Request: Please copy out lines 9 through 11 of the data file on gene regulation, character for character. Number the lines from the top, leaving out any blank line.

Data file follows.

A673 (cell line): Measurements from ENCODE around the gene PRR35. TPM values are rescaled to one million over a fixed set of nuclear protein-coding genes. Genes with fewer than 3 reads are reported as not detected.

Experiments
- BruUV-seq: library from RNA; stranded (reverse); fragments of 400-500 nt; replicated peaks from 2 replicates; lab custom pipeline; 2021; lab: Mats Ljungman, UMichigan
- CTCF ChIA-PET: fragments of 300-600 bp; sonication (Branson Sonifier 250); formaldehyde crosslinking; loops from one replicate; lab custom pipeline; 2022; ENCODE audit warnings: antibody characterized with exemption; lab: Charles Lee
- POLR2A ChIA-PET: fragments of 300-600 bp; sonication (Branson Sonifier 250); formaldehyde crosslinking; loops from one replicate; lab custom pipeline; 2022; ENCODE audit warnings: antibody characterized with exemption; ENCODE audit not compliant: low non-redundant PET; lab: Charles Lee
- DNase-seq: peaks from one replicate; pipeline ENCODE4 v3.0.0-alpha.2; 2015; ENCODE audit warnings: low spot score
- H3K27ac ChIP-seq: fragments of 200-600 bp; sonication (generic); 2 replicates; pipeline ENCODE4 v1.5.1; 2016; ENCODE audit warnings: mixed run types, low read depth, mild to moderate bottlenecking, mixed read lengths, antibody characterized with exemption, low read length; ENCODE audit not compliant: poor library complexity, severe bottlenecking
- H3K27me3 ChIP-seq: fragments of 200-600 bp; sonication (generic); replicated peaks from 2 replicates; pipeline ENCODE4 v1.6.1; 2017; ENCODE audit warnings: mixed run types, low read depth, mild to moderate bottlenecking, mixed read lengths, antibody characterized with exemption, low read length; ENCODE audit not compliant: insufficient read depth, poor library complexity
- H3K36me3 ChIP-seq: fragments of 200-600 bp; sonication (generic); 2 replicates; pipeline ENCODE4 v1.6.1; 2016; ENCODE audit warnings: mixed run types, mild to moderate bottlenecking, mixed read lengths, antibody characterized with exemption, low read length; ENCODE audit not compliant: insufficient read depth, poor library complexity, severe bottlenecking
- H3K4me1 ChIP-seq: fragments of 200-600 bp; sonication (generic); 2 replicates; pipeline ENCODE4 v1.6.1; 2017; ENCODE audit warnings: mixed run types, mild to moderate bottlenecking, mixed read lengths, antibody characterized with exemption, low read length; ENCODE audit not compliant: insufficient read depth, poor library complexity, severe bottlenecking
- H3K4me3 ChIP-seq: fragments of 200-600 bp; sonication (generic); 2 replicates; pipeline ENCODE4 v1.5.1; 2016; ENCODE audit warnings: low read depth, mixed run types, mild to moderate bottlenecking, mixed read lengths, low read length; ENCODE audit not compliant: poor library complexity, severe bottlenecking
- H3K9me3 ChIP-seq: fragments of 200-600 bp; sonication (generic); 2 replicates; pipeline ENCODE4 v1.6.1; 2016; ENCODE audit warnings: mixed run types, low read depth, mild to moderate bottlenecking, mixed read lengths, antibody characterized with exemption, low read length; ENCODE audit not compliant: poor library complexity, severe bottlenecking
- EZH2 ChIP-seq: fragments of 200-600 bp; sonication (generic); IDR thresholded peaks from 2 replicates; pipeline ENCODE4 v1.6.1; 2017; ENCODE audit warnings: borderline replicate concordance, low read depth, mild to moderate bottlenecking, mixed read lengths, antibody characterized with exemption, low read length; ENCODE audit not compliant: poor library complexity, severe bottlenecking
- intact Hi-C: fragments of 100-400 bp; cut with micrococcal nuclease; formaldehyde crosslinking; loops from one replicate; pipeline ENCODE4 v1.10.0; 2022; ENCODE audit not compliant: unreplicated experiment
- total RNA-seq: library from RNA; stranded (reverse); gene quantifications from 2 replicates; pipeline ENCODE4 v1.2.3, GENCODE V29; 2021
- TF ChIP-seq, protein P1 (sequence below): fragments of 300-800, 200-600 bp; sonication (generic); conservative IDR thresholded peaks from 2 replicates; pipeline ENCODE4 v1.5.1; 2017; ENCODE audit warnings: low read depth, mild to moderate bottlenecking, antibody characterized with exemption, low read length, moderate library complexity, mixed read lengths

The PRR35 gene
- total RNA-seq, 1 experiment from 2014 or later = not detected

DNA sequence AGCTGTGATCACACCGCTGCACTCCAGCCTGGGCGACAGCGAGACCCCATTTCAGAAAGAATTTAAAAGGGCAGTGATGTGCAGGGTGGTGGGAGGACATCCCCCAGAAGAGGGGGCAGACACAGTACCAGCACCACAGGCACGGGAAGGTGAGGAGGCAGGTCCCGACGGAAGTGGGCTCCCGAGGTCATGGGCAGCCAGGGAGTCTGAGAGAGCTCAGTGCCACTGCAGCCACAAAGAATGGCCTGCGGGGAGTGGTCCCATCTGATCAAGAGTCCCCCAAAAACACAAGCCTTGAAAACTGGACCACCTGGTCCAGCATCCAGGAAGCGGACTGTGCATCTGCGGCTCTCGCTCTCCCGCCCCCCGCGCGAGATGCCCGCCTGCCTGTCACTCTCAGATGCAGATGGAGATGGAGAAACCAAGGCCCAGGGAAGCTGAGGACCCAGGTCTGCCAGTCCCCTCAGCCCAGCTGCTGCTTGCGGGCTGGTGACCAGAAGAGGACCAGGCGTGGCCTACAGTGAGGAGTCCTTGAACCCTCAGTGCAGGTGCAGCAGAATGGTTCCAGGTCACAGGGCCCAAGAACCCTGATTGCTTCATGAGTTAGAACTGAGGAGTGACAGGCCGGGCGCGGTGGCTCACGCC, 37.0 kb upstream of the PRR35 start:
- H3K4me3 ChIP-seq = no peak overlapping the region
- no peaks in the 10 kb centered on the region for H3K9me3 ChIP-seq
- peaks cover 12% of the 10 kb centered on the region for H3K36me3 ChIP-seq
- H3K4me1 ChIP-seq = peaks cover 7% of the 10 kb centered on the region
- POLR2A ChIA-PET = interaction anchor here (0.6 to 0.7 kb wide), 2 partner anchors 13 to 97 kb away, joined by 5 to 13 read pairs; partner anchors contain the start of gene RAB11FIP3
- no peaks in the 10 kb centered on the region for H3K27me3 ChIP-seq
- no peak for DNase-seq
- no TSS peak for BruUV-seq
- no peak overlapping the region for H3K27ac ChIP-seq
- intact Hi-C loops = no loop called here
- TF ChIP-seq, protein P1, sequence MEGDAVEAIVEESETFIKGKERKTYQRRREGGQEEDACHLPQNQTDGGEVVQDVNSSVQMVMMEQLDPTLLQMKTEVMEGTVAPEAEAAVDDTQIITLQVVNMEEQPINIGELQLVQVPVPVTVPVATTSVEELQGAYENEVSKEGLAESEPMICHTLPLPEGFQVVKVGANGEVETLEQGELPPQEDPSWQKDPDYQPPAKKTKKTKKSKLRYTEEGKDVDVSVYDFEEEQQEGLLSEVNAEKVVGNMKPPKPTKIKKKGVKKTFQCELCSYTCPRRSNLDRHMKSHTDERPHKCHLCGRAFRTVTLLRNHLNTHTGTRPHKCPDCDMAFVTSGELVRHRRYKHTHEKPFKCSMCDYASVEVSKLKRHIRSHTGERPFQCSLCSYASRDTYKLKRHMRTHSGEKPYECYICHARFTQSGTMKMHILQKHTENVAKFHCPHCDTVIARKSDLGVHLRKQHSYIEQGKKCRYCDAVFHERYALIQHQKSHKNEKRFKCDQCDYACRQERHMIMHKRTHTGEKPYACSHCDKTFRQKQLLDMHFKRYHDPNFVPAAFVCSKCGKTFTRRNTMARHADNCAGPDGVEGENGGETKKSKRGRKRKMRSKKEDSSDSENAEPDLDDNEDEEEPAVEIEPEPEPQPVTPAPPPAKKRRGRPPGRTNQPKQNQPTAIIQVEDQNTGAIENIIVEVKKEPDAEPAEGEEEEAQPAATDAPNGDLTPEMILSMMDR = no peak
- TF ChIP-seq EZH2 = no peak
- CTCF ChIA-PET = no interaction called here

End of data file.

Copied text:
- H3K36me3 ChIP-seq: fragments of 200-600 bp; sonication (generic); 2 replicates; pipeline ENCODE4 v1.6.1; 2016; ENCODE audit warnings: mixed run types, mild to moderate bottlenecking, mixed read lengths, antibody characterized with exemption, low read length; ENCODE audit not compliant: insufficient read depth, poor library complexity, severe bottlenecking
- H3K4me1 ChIP-seq: fragments of 200-600 bp; sonication (generic); 2 replicates; pipeline ENCODE4 v1.6.1; 2017; ENCODE audit warnings: mixed run types, mild to moderate bottlenecking, mixed read lengths, antibody characterized with exemption, low read length; ENCODE audit not compliant: insufficient read depth, poor library complexity, severe bottlenecking
- H3K4me3 ChIP-seq: fragments of 200-600 bp; sonication (generic); 2 replicates; pipeline ENCODE4 v1.5.1; 2016; ENCODE audit warnings: low read depth, mixed run types, mild to moderate bottlenecking, mixed read lengths, low read length; ENCODE audit not compliant: poor library complexity, severe bottlenecking